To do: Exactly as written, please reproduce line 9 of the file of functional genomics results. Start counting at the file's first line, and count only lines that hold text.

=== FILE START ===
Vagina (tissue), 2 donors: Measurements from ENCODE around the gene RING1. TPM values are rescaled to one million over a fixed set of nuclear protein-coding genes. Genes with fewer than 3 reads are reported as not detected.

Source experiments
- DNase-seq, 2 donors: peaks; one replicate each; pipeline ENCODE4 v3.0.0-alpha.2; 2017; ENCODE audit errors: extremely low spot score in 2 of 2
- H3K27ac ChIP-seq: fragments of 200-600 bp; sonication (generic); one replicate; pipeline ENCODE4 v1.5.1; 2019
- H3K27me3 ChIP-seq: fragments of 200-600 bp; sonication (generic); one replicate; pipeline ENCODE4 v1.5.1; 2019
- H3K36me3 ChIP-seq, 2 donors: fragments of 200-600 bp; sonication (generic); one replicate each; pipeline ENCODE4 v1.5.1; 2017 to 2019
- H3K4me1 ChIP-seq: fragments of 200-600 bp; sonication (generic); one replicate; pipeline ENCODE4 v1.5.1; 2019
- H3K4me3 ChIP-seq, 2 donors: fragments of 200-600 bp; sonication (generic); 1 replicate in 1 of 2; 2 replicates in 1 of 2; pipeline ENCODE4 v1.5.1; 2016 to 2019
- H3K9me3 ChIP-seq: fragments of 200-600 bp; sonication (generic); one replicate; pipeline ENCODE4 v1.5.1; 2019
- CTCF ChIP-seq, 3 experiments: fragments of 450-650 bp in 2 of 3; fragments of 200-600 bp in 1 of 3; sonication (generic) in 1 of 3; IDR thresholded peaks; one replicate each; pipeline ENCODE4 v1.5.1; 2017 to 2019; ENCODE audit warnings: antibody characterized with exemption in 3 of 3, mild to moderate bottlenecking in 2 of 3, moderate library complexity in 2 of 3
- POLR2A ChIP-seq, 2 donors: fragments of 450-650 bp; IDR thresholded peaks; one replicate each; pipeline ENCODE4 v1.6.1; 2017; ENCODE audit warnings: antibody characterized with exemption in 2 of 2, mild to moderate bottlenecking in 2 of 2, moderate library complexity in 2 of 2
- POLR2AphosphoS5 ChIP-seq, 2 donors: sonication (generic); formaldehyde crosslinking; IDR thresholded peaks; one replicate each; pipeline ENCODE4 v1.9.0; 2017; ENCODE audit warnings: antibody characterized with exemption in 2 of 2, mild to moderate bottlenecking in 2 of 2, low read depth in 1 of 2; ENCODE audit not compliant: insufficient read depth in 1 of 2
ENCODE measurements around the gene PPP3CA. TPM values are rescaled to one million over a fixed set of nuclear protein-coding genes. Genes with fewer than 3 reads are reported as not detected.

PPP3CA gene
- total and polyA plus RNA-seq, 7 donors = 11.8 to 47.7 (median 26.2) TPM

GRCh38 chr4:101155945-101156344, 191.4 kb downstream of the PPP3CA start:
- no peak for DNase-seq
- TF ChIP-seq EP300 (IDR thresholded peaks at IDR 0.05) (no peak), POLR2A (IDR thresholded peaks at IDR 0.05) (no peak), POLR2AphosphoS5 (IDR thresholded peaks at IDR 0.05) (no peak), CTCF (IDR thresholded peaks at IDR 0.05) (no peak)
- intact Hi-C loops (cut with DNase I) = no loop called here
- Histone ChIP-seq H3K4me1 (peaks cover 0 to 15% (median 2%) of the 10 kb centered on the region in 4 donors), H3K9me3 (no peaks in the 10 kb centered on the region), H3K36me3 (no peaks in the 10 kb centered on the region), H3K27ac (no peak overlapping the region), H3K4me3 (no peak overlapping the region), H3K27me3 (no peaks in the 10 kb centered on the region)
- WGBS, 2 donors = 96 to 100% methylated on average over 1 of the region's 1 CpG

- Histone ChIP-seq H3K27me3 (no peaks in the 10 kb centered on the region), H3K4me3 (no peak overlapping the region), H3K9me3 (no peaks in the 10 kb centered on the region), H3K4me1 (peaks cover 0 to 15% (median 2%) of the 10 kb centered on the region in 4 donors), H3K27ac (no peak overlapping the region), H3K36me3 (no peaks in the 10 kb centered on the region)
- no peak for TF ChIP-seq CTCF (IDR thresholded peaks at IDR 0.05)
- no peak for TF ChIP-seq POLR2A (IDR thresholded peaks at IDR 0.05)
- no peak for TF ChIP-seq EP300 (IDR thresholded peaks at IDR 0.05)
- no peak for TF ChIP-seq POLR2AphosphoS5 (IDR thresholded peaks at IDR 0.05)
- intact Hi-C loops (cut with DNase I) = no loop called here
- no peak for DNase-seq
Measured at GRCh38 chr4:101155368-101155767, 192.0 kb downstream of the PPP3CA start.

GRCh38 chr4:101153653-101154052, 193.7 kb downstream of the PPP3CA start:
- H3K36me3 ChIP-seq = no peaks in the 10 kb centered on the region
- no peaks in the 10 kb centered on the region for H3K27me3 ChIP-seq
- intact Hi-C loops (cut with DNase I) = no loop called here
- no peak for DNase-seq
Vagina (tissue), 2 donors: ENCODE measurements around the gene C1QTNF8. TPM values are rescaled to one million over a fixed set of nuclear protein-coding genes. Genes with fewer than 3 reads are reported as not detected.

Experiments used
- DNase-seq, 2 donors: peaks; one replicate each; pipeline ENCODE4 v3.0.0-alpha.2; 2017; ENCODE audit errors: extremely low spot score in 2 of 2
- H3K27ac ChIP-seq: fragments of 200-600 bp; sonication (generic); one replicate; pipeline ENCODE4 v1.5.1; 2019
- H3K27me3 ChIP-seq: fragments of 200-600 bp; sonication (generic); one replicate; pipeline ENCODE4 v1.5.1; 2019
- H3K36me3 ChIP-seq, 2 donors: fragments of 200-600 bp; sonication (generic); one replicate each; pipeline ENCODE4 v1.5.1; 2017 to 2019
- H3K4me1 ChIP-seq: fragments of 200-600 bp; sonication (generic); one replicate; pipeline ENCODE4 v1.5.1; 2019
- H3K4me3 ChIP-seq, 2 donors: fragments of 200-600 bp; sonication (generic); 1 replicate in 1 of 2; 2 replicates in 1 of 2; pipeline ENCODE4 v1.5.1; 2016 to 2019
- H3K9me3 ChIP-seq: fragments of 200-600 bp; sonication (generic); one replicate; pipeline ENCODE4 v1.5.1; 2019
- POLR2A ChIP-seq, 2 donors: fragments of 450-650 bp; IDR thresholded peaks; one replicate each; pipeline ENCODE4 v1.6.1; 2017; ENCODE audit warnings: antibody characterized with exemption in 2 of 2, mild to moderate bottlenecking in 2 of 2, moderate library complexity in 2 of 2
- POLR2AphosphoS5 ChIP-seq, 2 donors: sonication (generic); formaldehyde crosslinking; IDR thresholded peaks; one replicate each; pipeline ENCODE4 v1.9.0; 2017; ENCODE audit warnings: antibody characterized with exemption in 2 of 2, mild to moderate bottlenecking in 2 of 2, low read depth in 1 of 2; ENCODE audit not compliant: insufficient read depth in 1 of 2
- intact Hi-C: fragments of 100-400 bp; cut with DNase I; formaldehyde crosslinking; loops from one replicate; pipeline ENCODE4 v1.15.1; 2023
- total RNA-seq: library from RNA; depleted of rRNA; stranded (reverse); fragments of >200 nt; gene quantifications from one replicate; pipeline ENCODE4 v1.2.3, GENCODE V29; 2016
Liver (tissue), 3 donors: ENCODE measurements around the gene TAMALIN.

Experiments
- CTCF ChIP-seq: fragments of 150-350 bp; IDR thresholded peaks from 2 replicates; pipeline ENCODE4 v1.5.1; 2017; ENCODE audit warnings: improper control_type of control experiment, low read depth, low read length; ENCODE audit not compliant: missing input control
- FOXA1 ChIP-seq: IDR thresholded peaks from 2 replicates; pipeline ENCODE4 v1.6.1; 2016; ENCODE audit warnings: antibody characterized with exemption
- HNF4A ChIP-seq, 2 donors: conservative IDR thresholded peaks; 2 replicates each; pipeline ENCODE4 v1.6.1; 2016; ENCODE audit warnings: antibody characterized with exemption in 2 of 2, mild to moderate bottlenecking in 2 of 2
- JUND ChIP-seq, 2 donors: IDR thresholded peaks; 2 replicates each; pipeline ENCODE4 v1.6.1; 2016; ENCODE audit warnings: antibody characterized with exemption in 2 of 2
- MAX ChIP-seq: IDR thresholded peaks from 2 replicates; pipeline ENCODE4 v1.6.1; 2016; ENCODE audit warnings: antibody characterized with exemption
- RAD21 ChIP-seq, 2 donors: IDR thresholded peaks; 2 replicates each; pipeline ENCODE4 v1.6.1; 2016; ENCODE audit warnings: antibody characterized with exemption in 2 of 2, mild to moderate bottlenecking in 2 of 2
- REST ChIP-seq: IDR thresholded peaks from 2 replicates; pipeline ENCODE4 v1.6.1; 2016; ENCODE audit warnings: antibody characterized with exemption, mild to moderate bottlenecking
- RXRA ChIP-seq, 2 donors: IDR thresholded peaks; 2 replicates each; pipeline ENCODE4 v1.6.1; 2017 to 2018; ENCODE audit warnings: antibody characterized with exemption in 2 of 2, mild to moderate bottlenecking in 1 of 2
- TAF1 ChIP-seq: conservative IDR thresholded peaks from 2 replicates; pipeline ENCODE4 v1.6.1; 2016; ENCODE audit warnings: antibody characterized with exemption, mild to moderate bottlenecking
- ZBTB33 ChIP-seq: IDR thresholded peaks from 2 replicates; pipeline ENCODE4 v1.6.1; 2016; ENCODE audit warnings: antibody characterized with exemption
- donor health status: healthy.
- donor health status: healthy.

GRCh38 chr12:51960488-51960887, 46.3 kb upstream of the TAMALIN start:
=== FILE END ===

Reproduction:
- H3K9me3 ChIP-seq: fragments of 200-600 bp; sonication (generic); one replicate; pipeline ENCODE4 v1.5.1; 2019